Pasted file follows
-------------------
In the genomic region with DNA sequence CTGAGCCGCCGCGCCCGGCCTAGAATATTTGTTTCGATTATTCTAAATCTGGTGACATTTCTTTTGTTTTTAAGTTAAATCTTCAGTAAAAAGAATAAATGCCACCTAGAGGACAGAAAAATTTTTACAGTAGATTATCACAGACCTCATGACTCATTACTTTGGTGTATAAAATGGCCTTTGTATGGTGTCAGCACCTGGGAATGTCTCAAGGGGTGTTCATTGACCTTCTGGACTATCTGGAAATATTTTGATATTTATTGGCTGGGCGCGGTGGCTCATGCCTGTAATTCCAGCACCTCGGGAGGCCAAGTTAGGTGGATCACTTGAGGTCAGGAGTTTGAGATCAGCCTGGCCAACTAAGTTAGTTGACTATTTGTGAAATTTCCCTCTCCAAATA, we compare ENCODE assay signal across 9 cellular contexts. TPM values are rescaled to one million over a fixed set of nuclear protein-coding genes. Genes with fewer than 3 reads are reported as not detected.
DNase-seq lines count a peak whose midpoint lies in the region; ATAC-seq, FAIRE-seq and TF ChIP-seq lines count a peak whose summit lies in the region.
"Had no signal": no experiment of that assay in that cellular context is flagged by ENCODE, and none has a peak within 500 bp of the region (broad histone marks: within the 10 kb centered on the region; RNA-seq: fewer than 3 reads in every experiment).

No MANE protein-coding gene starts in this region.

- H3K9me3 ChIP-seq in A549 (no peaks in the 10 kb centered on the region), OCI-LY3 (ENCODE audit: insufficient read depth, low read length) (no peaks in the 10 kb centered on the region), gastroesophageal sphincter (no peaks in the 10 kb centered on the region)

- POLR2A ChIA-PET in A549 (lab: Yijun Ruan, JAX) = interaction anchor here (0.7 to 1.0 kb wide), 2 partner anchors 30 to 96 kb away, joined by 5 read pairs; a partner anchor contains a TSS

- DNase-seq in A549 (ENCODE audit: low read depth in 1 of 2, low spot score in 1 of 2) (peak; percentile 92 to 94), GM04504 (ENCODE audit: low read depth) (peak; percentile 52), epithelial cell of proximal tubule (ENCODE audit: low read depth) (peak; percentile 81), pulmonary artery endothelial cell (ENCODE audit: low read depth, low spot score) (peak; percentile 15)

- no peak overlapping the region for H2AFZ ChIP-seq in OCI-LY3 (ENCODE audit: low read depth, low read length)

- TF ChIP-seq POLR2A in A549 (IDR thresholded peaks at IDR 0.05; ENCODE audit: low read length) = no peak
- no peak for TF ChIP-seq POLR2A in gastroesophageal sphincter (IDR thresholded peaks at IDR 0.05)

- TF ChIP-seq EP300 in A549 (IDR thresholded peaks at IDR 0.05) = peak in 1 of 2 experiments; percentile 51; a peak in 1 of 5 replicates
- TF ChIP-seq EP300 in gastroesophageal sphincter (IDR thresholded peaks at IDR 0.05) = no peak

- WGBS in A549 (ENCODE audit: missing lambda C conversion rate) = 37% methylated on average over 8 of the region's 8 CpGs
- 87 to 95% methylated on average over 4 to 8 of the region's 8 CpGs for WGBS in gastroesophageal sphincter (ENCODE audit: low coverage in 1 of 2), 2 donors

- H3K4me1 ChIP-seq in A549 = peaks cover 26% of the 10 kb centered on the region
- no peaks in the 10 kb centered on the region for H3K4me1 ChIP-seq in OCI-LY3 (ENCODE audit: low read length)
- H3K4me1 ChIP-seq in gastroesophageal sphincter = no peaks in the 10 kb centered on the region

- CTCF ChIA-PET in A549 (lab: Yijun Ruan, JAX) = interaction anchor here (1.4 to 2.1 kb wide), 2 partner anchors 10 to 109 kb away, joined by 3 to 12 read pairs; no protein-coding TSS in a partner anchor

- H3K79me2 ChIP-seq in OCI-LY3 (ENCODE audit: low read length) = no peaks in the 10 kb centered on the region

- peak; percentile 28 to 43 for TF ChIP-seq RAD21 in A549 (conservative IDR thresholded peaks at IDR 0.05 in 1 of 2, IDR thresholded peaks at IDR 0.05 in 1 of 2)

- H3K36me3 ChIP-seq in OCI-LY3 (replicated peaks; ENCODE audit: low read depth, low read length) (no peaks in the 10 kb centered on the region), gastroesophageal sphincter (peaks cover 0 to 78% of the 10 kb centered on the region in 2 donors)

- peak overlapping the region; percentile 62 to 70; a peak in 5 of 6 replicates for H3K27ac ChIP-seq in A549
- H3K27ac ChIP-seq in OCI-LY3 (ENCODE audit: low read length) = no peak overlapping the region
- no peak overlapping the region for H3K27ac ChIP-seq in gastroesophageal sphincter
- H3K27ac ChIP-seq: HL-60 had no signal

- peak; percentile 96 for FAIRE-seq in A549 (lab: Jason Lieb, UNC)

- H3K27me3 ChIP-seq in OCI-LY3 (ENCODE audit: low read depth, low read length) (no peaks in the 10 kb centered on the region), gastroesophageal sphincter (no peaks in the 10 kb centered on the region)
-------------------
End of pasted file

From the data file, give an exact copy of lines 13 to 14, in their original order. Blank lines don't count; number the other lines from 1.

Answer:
- WGBS in A549 (ENCODE audit: missing lambda C conversion rate) = 37% methylated on average over 8 of the region's 8 CpGs
- 87 to 95% methylated on average over 4 to 8 of the region's 8 CpGs for WGBS in gastroesophageal sphincter (ENCODE audit: low coverage in 1 of 2), 2 donors